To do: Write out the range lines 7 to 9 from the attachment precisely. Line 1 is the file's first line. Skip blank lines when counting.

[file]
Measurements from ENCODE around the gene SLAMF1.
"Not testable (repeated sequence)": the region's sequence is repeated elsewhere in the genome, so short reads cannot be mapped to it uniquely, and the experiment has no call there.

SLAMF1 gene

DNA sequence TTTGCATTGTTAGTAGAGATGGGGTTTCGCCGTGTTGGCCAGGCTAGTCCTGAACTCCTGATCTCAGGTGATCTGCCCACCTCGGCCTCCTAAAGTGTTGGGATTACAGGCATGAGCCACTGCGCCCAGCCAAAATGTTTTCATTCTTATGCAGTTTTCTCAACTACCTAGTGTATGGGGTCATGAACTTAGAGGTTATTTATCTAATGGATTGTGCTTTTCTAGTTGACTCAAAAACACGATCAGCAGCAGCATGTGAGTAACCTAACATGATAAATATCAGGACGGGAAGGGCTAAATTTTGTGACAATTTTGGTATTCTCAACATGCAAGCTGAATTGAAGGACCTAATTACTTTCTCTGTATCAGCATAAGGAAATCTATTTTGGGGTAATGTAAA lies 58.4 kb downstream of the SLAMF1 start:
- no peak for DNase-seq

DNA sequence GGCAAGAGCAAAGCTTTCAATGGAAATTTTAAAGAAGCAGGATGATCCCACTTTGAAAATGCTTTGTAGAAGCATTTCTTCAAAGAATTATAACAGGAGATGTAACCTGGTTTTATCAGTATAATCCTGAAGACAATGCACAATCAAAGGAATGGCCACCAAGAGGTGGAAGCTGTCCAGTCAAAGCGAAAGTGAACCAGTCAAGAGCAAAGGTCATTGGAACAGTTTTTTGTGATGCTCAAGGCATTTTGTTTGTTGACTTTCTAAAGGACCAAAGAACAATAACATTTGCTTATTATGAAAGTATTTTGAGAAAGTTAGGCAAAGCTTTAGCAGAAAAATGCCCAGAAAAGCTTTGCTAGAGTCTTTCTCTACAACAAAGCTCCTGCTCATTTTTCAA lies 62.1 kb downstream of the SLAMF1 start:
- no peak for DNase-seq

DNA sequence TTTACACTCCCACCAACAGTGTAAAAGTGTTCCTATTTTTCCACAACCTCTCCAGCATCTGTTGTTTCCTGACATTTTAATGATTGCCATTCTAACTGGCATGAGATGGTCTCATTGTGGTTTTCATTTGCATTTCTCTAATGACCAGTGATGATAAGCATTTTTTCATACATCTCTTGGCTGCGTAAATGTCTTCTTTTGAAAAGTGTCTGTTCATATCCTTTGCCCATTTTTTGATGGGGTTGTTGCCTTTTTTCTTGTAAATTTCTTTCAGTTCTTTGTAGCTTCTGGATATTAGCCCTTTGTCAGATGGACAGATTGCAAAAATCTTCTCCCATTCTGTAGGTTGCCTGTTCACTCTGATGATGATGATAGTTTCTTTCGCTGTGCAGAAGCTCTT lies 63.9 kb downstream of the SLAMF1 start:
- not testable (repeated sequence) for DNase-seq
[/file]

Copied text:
- no peak for DNase-seq

DNA sequence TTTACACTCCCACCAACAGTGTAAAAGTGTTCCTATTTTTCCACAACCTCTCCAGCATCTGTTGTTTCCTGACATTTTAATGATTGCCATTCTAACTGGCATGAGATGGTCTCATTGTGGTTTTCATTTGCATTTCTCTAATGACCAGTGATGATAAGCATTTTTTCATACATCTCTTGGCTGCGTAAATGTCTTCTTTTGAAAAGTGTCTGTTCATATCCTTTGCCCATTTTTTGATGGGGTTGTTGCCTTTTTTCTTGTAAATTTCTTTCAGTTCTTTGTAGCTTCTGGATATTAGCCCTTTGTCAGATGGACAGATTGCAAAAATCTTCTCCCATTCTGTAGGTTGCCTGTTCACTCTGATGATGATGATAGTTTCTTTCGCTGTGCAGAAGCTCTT lies 63.9 kb downstream of the SLAMF1 start:
- not testable (repeated sequence) for DNase-seq